Keep an Eye On the Sun

Russ Steele

The largest sunspot of Solar Cycle 24 is sliding into view on the surface of the sun. Sunspot AR 1339 is large enough it can be seen at sunset through the mist over the ocean or low clouds. Do not look directly into the sun. AR 1339 has been quiet since November 3rd, when is unleashed a X2 flare, with an X28 being the largest observed in history.

According to Space Weather this “behemoth sunspot has a “beta-gamma-delta” magnetic field that harbors energy for more X-flares. Eruptions this weekend could be Earth-directed as AR1339 turns toward our planet.”

 I was looking at the size of this huge spot and was reminded of the 1859 “Carrington Event which was a X28+ flare.

 More details on this event can be found in THE 1859 SOLAR–TERRESTRIAL DISTURBANCE AND THE CURRENT LIMITS OF EXTREME SPACE WEATHER ACTIVITY1859 Storm – Extreme Space Weather

Here is a list of recently recorded flares with class ratings from Space Weather:

 Hazards from these flares as listed at Wikipedia include:

The soft X-ray flux of X class flares increases the ionization of the upper atmosphere, which can interfere with short-wave radio communication and can heat the outer atmosphere and thus increase the drag on low orbiting satellites, leading to orbital decay. Energetic particles in the magnetosphere contribute to the aurora borealis and aurora australis. Energy in the form of hard x-rays can be damaging to spacecraft electronics and are generally the result of large plasma ejection in the upper chromosphere.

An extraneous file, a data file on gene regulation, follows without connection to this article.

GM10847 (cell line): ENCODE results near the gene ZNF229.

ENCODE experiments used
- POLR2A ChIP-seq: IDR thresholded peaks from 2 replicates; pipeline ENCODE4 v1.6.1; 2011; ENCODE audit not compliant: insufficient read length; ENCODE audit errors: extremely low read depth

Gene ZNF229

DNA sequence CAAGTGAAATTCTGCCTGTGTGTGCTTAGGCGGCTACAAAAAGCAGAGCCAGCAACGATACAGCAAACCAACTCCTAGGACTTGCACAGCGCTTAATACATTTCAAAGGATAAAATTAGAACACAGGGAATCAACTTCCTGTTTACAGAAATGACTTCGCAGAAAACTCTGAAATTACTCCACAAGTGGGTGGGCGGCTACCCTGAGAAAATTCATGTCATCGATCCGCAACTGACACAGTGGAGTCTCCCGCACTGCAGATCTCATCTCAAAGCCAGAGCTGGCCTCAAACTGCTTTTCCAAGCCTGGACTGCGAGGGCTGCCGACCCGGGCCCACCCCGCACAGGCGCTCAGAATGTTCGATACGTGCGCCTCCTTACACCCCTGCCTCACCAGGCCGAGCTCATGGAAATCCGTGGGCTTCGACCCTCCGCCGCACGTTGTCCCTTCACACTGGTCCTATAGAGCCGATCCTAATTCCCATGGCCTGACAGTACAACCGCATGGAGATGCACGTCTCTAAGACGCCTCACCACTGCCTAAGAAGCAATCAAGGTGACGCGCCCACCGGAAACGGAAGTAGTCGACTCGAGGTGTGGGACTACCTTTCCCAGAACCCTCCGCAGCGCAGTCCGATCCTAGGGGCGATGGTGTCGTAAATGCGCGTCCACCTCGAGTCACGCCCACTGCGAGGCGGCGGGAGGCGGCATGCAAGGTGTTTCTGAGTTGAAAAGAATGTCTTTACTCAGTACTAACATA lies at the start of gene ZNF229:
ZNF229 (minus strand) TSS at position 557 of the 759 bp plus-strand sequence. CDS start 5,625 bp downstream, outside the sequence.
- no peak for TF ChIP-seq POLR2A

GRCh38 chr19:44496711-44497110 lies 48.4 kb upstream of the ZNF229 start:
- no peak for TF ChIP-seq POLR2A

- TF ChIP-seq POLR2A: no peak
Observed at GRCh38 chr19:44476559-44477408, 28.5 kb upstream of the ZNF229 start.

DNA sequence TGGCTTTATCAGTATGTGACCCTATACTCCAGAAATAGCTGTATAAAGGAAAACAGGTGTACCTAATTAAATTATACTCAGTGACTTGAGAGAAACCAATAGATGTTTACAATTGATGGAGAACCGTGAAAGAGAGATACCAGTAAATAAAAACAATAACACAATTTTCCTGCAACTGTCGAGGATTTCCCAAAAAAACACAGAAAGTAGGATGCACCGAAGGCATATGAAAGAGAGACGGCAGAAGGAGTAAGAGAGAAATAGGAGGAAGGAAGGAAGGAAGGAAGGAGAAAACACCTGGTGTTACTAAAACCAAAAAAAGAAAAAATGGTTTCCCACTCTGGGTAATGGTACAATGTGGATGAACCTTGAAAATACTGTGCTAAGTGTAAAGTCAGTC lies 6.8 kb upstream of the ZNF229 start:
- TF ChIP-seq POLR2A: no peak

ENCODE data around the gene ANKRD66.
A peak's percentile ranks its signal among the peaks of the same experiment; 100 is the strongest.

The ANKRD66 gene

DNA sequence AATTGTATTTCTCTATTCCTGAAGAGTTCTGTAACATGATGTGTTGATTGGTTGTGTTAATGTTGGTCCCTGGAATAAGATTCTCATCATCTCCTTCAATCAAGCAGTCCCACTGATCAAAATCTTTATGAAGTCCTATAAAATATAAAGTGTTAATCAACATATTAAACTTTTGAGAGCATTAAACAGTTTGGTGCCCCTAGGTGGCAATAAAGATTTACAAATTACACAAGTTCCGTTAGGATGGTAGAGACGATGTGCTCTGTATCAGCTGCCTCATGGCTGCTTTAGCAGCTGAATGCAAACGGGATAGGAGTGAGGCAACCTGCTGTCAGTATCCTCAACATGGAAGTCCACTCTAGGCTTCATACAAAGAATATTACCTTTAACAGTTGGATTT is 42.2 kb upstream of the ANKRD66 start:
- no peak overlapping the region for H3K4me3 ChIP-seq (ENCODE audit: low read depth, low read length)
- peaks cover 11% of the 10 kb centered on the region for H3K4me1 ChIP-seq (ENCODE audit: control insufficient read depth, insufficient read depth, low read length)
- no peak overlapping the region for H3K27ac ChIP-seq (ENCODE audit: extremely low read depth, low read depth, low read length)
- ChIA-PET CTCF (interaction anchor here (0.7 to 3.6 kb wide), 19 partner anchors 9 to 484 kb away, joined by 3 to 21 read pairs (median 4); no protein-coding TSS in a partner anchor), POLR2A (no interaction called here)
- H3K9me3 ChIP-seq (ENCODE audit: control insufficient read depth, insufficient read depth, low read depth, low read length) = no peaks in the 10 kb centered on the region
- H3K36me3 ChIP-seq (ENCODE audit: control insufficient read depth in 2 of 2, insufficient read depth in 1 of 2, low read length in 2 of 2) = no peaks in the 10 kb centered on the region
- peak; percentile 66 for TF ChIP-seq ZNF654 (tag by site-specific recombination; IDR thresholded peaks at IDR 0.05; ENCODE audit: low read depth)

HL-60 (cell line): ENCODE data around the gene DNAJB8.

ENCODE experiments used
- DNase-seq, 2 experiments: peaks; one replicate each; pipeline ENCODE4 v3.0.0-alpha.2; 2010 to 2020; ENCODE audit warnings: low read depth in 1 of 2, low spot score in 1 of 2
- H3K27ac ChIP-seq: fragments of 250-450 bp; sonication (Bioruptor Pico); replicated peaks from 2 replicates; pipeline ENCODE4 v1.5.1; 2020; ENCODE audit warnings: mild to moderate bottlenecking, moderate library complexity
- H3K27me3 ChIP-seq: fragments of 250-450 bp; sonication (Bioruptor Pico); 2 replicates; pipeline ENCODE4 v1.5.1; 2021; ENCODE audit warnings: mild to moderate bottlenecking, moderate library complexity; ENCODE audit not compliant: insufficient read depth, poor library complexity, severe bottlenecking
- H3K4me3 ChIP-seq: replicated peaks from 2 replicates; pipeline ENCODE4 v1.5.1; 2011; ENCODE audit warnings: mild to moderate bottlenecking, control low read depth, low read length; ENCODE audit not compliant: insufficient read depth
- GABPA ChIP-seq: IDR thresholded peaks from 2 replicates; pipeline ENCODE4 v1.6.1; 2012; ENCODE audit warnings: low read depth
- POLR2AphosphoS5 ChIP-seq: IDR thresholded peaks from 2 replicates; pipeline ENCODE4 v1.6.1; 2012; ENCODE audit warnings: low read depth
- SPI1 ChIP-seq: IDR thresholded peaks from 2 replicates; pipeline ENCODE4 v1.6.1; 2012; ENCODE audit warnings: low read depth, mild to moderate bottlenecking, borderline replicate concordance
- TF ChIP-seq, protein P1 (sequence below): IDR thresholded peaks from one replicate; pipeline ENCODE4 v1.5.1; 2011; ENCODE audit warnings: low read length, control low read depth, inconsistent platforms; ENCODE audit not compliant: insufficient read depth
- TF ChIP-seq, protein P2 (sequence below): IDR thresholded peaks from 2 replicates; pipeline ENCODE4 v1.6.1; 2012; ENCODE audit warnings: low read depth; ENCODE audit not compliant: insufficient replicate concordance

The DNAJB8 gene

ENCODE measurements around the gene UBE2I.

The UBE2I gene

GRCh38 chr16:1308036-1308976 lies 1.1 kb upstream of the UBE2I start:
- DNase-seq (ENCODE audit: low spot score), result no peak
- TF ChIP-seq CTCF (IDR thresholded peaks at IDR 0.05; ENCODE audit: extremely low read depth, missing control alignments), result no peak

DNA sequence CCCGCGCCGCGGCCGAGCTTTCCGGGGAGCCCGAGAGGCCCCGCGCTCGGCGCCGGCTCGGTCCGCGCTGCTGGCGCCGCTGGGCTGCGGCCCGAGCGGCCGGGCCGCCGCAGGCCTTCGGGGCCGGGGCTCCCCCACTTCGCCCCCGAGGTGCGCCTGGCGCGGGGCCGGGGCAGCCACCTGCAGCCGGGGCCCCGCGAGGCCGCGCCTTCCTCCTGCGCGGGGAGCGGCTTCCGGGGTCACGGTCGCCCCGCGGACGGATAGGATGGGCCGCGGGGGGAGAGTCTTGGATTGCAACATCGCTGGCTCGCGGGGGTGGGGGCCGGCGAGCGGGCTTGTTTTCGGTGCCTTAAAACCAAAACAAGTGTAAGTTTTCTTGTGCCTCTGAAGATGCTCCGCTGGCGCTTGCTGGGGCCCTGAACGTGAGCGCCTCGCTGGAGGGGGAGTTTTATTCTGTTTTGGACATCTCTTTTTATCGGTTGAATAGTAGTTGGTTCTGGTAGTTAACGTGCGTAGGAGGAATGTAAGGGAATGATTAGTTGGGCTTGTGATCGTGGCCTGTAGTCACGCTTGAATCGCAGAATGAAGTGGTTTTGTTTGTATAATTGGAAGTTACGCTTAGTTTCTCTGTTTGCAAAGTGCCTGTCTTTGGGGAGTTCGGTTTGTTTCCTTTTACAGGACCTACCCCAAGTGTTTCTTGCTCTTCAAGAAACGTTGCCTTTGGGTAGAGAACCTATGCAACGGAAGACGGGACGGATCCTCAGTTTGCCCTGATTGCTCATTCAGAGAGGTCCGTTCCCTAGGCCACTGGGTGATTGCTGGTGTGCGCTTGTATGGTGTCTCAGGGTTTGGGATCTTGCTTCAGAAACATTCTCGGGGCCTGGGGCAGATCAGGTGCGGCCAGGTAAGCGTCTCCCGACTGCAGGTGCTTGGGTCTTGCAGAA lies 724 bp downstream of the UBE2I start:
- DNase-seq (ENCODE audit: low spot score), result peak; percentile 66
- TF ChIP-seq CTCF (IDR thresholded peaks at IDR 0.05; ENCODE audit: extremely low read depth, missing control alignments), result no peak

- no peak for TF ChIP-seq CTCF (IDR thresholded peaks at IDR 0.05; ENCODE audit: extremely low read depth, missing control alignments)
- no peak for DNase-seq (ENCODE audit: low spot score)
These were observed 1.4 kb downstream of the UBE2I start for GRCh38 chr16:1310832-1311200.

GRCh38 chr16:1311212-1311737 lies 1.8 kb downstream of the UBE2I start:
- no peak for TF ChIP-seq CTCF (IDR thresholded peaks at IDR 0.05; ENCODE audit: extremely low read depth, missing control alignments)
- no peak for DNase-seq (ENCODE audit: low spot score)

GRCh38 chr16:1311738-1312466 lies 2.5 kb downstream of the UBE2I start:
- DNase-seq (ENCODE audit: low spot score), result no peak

More on Solar Flares HERE.   Keep an eye on the sun at


One thought on “Keep an Eye On the Sun

  1. Dave Cranfield November 5, 2011 / 11:55 am

    My cousin is a ham radio operator in Oroville, W7XZ (Extra). He has been beside himself the last couple of months due to the increased sun activity. For the first time in years, he has routinely been able to “work” operators in the former SSR’s and Asia using both international morse code and voice.

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